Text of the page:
The novel “Planesrunner” by Ian McDonald was published for the first time in 2012. It’s the first book in the Everness series.
Everett Singh goes to meet his father but only manages to see him while he’s kidnapped in a very swift action. The boy can only take a few photos with his cell phone of the car used to carry away his father, not enough to convince the cops, also because Tejendra Singh is a theoretical physicist, he doesn’t work in the field of atomic energy or other sensitive research.
Disheartened by the skepticism of the police and his mother, Everett tries to analyze on his own the photos he took. While he’s trying to figure out what anyone might want from a physicist who’s working in a research on parallel universes, he finds on his computer a message programmed by his father. What’s the mysterious infundibulum he sent him?
“Planesrunner” begins the Everness young adult series, based on the existence of parallel universes. A group of scientists manages to open a portal to one of them and finds out that some parallel worlds have already established diplomatic relations.
The situation becomes complicated when the physicist Tejendra Singh invents the infundibulum – a name that’s a tribute to “The Sirens of Titan” by Kurt Vonnegut – a map of all the parallel universes that allows to travel from one to another much more easily. It’s a system unknown in the other universes contacted and much more advanced of the known systems and this may affect the balance of power within them.
Fearing for his safety, Tejendra Singh programs a system that leaves the infundibulum to his son Everett even if he’s just a teenager. The boy finds himself in possession of the most advanced technology existing in the known versions of the Earth, with a series of consequences.
This beginning of “Planesrunner” shows the young adult setting of the series. The protagonist is a teenager who finds himself at the center of an intrigue that goes even beyond his universe and must use all his skills to find his father while avoiding prevent the infundibulum getting into the wrong hands.
Everett Singh inherited from his father’s brilliance in physics and indeed seems to have an even greater potential. At the same time, despite being very young, he already seems a very good football goalkeeper and even a master chef. In short, he’s almost a superhero.
In these cases, for an author there’s always the risk of exaggerating the creation of a very young protagonist who’s too gifted. In Star Trek the results with the creation of Wesley Crusher were not very well received by a large part of the audience. 😉 Ian McDonald manages to avoid at least in part having the same effect by giving Everett Singh a story rooted in normalcy.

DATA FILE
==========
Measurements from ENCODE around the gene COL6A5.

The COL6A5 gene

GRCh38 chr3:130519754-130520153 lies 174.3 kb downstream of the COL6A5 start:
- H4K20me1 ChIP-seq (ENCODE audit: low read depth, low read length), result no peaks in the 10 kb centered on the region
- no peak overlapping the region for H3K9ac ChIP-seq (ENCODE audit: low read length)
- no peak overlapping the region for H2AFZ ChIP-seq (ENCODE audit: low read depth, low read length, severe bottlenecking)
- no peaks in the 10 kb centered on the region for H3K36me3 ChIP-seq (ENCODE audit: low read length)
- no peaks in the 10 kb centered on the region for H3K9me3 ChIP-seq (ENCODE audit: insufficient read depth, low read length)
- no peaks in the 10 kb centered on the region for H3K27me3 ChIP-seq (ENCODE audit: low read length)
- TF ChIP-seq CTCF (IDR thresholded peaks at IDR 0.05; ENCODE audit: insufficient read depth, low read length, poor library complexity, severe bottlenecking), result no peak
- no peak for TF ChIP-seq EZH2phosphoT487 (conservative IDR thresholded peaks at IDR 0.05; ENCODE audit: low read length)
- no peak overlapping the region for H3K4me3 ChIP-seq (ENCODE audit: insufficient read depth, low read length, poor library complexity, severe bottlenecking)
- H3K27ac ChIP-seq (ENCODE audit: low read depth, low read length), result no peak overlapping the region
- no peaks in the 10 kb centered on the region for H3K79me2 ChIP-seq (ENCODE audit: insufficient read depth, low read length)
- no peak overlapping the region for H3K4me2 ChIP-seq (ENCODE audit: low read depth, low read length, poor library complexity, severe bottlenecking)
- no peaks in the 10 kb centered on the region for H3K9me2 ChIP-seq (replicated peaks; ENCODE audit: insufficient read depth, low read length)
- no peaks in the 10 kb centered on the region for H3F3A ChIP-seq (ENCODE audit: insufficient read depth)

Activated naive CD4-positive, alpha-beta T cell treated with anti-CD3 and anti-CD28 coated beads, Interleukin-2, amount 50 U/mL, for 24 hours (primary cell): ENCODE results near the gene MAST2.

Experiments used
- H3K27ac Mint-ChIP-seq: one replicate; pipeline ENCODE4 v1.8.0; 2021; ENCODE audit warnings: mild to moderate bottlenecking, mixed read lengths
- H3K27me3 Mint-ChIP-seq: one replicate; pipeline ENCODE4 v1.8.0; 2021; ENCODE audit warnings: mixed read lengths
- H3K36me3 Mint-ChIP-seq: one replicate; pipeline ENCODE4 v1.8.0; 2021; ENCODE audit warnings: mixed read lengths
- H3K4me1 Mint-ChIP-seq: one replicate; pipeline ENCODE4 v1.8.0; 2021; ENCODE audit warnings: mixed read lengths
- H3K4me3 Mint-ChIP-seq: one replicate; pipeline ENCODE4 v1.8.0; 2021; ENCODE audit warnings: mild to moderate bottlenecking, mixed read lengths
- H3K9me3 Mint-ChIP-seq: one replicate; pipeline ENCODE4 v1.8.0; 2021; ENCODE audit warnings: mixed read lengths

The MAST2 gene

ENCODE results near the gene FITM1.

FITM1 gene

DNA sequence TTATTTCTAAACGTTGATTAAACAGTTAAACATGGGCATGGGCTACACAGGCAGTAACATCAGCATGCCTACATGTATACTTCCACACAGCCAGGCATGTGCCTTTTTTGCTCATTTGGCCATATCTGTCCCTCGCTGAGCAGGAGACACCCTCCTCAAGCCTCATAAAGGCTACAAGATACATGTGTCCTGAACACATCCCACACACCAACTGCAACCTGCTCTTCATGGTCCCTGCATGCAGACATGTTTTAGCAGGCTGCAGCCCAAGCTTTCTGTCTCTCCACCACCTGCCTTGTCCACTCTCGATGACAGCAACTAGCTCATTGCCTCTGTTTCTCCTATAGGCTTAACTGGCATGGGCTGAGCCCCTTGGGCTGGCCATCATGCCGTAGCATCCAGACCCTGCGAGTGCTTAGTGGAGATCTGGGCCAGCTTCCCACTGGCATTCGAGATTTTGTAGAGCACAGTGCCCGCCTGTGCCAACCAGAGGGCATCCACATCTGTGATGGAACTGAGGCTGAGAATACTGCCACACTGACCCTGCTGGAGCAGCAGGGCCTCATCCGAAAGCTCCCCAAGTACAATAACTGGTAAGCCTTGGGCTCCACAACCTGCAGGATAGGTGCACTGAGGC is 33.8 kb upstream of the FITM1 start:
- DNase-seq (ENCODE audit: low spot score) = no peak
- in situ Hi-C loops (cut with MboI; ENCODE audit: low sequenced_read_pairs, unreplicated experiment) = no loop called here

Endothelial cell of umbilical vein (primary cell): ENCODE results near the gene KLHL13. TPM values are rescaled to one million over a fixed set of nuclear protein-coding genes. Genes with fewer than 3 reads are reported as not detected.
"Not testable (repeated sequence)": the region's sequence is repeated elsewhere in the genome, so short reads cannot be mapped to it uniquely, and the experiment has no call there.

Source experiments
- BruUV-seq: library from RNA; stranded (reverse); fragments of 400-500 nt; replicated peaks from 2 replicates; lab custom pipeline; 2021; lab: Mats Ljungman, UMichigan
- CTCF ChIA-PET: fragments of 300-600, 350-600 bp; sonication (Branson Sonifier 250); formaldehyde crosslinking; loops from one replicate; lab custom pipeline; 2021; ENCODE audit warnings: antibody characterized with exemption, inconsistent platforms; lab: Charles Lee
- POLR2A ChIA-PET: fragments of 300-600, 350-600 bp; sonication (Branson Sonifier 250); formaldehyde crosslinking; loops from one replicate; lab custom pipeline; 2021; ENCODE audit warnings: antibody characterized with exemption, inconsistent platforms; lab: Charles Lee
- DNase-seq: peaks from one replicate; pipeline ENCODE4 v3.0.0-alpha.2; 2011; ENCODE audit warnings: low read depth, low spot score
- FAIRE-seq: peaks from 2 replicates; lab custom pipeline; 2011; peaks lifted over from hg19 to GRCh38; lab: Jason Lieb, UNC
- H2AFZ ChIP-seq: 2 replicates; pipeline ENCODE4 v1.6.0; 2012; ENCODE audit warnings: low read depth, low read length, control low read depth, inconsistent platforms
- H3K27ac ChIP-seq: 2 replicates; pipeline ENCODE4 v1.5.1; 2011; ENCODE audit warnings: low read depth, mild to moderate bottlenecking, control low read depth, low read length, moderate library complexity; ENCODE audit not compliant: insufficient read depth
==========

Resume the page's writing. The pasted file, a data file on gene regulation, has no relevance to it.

Already at the beginning of “Planesrunner” we discover that Everett Singh’s parents are divorced, with some problems that derive from that situation. When Tejendra Singh is kidnapped, his ex-wife can hardly believe her son’s story, creating him further problems. Honestly sometimes she seemed to me an idiot whose behavior forced her son to face difficult situations on his own.
Ian McDonald develops the plot of “Planesrunner” in a linear and adventurous way, with lots of action and a fast pace. In the course of the novel, the author starts providing information on some parallel worlds, in particular one of them. Apart from some cliches such as the use of airships instead of airplanes that seems to me one of the novel’s strong elements.
As for the characters, their development’s quality is variable. Some characters who end up becoming protagonists together with Everett Singh are well developed and in the course of the novel we get to know their personality traits and also their stories. In other cases there isn’t a real development so for example Charlotte Villiers seems almost a pantomime villain, a mix between Cruella de Vil and a supermodel who sometimes seem more interested in maintaining her perfect look that recovering the infundibulum.
Apart from these flaws, I think that “Planesrunner” is overall a good novel but you should keep in mind its strong young adult setting as you might not like it. If you’re interested in that type of contents it can be a good read, also taking into account the fact that it doesn’t have a real ending but is clearly the first part of a bigger story.